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crtAP, x.]   WIHAZES, SHARKS, AND OSTRICHES.   191

faces about eight o'clock, and to my intense delight I saw in the disl lace two vessels at anchor in Wallisch Bay. We arrived there at ten it the forenoon, not a bit tired, but highly excited. The vessels were whal !rs ; all the Scheppmansdorf party were on the beach, and seeing and tall ing to so many people seemed quite another world to me, after my I mg and almost solitary ramble. These whalers were the very first ves°. els, excepting one, which had touched at the Bay since my arrival is the country. I now put the store-house into habitable order, and sE ttled down, awaiting the arrival of the ship I expected, which was to bring me all my letters, my clothes, and everything that I had left behind me at Cape Town.

Days passed, the cold was bitter, and I passed most of the daytime rolled up in my caress. The wind whistled through every cranny, and though the sun was vertical at noon, yet its rays never seemed to touch us. I employed myself fishing with a seine net, doing a little whale fishery in the bay, and in trying to harpoon small sharks out of my mackintosh pontoon ; one gave me a capsize. I shot and captured one, and slew but lost three others ; at least, though habitues of the place, they never reappeared. I rode one day with Andersson to Scheppmansdorf, when we saw a brood of young ostriches, each about a foot high, with their parents, and gave chase. The creatures could run very nearly as fast as we, and had quite as good a wind, so, having a long start, they gave us a severe chase before we came up to them, when we slew six. Returning from Scheppmansdorf I drove the three miles in a cart that Mr. Bain had made himself, and as we were cantering over the plain I again saw the ostriches, and went after them in nay chariot. I soon came up with them, and, jumping out, captured six more. [Their skulls were wanted by Prof. Owen.]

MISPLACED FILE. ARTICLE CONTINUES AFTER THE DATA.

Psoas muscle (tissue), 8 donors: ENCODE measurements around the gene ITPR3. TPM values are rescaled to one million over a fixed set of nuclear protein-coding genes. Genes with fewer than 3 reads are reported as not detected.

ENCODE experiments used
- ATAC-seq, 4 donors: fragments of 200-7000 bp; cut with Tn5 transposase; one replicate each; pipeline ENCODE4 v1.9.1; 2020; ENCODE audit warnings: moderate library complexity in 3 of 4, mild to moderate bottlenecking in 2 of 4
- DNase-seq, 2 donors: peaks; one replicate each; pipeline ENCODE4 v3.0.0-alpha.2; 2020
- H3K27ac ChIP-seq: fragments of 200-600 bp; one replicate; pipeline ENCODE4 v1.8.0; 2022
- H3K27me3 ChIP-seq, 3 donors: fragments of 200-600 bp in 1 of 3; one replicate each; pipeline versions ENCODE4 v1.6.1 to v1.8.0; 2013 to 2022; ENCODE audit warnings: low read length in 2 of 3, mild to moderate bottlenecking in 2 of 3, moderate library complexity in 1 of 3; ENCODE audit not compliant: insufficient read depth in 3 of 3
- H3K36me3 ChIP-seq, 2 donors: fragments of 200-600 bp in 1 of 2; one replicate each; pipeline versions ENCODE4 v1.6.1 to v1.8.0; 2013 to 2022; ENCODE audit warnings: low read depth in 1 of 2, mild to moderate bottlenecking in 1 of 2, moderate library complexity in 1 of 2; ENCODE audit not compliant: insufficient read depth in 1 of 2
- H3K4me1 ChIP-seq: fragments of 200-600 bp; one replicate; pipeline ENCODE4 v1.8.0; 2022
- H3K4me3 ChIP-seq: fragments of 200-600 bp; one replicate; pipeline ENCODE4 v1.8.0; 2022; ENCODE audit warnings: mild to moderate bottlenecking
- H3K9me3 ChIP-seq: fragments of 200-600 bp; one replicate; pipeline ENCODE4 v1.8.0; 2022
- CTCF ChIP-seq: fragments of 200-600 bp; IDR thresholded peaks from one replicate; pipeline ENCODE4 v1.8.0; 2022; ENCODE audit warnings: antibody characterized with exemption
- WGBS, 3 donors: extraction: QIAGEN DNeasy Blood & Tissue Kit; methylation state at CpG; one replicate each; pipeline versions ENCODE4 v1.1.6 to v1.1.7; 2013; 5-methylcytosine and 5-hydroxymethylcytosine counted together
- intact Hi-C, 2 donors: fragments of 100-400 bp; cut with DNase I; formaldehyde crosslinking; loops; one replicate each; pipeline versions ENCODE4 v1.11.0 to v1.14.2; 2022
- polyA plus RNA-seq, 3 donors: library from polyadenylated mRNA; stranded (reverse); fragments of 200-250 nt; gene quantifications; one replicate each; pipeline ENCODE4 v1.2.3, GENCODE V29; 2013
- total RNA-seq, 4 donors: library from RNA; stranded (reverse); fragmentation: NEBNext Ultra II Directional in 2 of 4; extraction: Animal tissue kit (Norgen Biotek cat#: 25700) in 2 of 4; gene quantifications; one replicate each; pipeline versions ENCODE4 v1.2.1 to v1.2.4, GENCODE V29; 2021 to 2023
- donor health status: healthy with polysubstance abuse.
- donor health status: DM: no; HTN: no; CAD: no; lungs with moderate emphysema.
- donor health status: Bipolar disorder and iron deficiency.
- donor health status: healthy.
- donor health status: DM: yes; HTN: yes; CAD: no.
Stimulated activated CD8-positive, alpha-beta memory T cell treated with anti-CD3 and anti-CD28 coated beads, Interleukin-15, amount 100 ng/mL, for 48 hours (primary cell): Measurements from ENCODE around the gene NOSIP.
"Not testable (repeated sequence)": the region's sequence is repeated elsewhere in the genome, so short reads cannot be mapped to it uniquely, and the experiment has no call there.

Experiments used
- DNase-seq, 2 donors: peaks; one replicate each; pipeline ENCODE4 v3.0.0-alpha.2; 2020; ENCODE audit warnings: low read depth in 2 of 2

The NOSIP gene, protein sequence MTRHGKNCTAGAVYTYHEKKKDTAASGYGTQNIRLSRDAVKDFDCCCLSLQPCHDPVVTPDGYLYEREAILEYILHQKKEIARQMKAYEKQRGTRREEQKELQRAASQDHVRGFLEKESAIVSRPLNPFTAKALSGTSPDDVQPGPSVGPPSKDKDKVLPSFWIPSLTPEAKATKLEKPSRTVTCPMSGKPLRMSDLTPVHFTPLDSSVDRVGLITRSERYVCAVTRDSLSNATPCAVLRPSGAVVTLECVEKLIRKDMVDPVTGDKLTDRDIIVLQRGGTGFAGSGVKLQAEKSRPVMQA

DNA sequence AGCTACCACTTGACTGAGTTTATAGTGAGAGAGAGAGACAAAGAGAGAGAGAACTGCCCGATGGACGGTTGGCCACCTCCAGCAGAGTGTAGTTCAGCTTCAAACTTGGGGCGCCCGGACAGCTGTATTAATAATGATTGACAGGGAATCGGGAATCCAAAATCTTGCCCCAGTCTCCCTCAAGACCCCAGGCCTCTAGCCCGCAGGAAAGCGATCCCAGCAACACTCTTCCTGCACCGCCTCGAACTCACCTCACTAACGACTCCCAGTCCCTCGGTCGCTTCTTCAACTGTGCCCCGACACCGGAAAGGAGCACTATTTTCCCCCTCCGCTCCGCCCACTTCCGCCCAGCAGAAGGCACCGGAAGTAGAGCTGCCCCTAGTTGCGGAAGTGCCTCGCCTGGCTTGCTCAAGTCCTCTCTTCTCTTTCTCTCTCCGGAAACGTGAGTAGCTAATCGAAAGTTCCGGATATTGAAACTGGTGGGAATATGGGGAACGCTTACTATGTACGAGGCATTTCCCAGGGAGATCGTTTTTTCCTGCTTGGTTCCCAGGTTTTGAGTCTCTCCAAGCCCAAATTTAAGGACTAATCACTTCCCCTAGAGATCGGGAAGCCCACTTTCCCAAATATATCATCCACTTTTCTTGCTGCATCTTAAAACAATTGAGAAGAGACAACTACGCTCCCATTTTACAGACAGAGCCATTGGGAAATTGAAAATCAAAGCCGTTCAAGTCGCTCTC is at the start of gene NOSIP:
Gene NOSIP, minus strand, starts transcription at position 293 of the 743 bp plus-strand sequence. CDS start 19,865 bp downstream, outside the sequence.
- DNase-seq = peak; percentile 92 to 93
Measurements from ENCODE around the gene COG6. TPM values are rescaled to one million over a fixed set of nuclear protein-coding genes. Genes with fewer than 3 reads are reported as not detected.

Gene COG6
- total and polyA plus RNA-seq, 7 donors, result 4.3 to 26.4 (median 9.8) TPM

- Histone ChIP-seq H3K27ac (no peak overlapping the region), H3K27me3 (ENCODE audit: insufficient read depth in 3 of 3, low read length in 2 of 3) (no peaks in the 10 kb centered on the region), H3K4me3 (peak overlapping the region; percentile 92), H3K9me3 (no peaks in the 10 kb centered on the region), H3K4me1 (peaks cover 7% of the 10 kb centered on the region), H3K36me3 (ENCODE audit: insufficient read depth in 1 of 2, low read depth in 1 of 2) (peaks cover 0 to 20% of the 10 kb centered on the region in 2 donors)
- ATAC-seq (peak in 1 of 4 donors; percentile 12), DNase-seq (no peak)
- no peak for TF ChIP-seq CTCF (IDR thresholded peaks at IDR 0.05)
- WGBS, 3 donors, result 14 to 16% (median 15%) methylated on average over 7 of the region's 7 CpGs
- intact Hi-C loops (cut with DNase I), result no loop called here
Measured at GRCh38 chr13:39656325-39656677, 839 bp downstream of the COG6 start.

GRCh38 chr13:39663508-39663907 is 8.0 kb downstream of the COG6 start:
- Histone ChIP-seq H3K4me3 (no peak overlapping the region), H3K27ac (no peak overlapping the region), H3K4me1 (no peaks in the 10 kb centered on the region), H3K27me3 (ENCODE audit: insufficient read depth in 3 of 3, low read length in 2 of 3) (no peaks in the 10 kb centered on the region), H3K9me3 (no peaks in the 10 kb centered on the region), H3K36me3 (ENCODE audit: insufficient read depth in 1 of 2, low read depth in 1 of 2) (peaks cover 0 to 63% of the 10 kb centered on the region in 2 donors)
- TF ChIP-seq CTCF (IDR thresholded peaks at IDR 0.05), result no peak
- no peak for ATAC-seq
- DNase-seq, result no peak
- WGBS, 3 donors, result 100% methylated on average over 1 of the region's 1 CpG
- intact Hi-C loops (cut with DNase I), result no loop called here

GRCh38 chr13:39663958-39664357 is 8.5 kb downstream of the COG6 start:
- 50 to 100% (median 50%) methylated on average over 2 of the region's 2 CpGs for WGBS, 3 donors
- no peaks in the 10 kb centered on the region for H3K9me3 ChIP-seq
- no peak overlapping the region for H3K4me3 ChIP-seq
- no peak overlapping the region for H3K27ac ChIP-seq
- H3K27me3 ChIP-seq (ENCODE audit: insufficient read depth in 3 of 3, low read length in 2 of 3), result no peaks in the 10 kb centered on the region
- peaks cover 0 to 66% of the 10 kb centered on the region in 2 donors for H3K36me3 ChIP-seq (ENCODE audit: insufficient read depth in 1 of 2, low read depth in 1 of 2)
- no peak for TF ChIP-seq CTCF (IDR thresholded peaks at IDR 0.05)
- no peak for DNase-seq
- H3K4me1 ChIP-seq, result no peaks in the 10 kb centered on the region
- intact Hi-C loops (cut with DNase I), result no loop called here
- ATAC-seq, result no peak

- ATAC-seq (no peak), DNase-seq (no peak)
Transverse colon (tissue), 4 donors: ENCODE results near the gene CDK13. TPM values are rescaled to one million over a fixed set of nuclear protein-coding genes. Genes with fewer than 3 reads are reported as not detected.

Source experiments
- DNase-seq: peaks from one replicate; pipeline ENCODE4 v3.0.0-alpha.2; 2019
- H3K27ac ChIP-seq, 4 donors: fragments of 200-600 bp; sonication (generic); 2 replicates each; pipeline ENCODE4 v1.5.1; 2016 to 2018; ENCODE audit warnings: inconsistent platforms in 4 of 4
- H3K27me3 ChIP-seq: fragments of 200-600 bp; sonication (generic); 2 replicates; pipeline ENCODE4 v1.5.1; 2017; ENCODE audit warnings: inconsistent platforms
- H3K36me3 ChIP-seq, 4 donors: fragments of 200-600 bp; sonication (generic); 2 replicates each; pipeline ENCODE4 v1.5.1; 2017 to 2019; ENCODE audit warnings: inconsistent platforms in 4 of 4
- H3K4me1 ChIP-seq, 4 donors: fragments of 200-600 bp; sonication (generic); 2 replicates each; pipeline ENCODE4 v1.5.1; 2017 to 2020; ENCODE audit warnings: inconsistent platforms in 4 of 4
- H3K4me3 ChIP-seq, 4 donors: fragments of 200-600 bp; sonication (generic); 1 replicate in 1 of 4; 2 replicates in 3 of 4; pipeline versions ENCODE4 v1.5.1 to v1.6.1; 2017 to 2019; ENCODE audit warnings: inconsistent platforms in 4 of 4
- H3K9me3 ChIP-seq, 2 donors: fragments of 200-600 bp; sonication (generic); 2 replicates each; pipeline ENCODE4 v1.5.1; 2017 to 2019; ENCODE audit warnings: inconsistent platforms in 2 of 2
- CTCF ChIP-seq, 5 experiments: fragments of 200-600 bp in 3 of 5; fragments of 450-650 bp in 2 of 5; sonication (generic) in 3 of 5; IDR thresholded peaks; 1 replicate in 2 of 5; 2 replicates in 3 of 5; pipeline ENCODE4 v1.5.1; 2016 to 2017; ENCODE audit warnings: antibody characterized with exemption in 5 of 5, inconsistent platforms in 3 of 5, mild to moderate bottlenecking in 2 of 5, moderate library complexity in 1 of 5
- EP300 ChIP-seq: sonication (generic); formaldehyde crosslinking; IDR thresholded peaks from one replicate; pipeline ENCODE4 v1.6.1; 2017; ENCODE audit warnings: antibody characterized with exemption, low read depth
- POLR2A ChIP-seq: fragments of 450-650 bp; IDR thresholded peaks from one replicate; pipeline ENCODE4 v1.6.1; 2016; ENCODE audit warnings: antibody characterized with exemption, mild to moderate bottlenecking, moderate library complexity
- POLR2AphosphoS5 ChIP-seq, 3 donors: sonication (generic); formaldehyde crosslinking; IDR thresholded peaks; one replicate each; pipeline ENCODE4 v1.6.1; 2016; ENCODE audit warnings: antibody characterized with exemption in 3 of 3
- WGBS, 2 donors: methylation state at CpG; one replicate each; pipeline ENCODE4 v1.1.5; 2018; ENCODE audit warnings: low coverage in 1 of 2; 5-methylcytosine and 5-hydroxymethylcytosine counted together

Christmas and New Year's Day had passed, when, early in January, IS 52, as the morning haze cleared away, the sails of a schooner loomed large before us; in a moment I was in my pontoon and paddled out to her, jumped on board, and received my letters of a year and nine months' interval. They were not indeed unchequered by melancholy news ; but for the intelligence they conveyed of my own family circle I had every reasons to Le,grateful. Thus closed my anxieties and doubts. I had much indeed to be thankful for. I had not lost one of my many men either through violence or through sickness in the long and harassing journey I had made. It was undertaken with servants who, at starting, were anything but qualified for their work, who grumbled, held